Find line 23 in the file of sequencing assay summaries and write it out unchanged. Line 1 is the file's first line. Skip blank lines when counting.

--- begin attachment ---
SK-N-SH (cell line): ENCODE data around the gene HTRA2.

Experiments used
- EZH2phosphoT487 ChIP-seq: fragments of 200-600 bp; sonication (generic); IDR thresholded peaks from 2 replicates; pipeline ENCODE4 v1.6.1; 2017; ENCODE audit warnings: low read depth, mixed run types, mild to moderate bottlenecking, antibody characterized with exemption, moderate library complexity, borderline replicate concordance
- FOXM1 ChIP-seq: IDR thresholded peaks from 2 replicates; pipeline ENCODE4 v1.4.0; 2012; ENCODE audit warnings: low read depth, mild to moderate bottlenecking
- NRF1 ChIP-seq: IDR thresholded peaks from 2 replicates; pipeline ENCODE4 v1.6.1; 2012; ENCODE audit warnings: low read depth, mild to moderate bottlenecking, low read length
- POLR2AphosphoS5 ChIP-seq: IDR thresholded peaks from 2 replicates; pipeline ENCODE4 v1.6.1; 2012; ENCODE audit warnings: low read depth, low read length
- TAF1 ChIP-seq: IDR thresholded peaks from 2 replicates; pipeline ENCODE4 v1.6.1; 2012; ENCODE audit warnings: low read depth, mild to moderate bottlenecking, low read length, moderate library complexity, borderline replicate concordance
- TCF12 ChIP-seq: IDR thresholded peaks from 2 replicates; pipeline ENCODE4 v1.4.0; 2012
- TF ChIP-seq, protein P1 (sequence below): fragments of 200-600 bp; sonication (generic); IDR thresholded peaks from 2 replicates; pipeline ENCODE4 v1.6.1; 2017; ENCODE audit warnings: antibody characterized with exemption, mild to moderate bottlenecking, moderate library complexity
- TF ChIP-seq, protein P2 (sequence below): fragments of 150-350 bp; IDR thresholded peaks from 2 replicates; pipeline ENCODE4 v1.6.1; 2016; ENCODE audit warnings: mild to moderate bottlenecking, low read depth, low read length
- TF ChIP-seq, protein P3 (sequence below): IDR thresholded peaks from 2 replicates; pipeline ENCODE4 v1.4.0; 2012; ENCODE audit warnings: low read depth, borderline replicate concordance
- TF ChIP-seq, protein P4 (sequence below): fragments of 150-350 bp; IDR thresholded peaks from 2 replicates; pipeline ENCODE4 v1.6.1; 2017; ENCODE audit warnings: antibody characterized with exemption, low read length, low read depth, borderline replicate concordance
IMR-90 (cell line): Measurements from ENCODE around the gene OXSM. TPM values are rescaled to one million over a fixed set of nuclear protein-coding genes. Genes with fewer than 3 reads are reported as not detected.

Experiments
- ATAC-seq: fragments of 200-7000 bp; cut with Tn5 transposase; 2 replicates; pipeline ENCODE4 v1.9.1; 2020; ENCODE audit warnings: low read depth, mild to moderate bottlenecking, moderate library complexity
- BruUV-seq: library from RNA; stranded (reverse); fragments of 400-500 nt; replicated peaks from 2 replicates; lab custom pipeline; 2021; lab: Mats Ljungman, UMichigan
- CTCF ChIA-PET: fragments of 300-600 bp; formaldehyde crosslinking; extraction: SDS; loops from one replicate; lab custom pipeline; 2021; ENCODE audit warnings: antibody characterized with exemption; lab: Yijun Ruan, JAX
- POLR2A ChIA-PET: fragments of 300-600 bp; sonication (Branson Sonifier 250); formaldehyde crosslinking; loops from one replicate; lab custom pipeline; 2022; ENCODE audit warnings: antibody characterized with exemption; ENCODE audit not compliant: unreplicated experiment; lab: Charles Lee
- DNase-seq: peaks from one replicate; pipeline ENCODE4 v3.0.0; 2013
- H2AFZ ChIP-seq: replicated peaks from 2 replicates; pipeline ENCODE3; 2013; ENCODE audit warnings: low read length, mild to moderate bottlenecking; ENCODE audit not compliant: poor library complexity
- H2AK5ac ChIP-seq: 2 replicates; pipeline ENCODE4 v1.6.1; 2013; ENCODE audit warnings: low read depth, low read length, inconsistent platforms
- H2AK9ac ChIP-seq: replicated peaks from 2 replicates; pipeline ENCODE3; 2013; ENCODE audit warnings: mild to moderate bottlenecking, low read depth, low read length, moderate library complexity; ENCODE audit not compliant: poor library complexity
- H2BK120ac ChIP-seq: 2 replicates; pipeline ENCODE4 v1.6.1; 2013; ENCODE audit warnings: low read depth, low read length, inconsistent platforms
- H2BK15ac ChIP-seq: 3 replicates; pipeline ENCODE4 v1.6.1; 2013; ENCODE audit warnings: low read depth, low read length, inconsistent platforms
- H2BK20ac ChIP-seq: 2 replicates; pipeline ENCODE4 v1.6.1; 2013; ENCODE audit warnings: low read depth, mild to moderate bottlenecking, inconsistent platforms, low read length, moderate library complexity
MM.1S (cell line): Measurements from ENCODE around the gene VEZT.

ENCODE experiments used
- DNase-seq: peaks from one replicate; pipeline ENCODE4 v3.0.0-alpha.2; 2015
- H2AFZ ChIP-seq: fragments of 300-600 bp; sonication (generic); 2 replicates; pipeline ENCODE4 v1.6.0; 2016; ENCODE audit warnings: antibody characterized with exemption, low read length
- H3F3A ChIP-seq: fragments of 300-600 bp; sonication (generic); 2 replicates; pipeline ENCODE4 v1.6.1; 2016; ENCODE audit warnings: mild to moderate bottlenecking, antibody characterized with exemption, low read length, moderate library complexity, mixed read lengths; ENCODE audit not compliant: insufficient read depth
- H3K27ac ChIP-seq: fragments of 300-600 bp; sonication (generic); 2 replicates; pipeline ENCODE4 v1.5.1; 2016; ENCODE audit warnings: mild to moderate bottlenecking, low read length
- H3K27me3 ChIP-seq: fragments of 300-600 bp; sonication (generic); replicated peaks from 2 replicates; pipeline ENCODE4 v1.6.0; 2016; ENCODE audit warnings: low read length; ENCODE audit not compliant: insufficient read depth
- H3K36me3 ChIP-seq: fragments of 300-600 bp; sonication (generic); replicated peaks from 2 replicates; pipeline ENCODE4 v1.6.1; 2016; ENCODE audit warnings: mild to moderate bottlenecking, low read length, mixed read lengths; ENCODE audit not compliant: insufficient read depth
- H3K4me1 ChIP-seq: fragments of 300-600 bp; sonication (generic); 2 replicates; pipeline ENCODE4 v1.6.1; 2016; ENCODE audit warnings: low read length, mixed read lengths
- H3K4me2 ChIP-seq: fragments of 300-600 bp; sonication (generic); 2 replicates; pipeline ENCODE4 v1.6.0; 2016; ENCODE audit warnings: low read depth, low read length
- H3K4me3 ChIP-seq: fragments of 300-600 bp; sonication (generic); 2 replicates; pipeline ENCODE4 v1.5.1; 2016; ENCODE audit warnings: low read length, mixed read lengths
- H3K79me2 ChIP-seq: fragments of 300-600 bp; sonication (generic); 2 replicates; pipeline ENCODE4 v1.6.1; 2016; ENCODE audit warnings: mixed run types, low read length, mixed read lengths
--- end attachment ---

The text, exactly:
- H2BK120ac ChIP-seq: 2 replicates; pipeline ENCODE4 v1.6.1; 2013; ENCODE audit warnings: low read depth, low read length, inconsistent platforms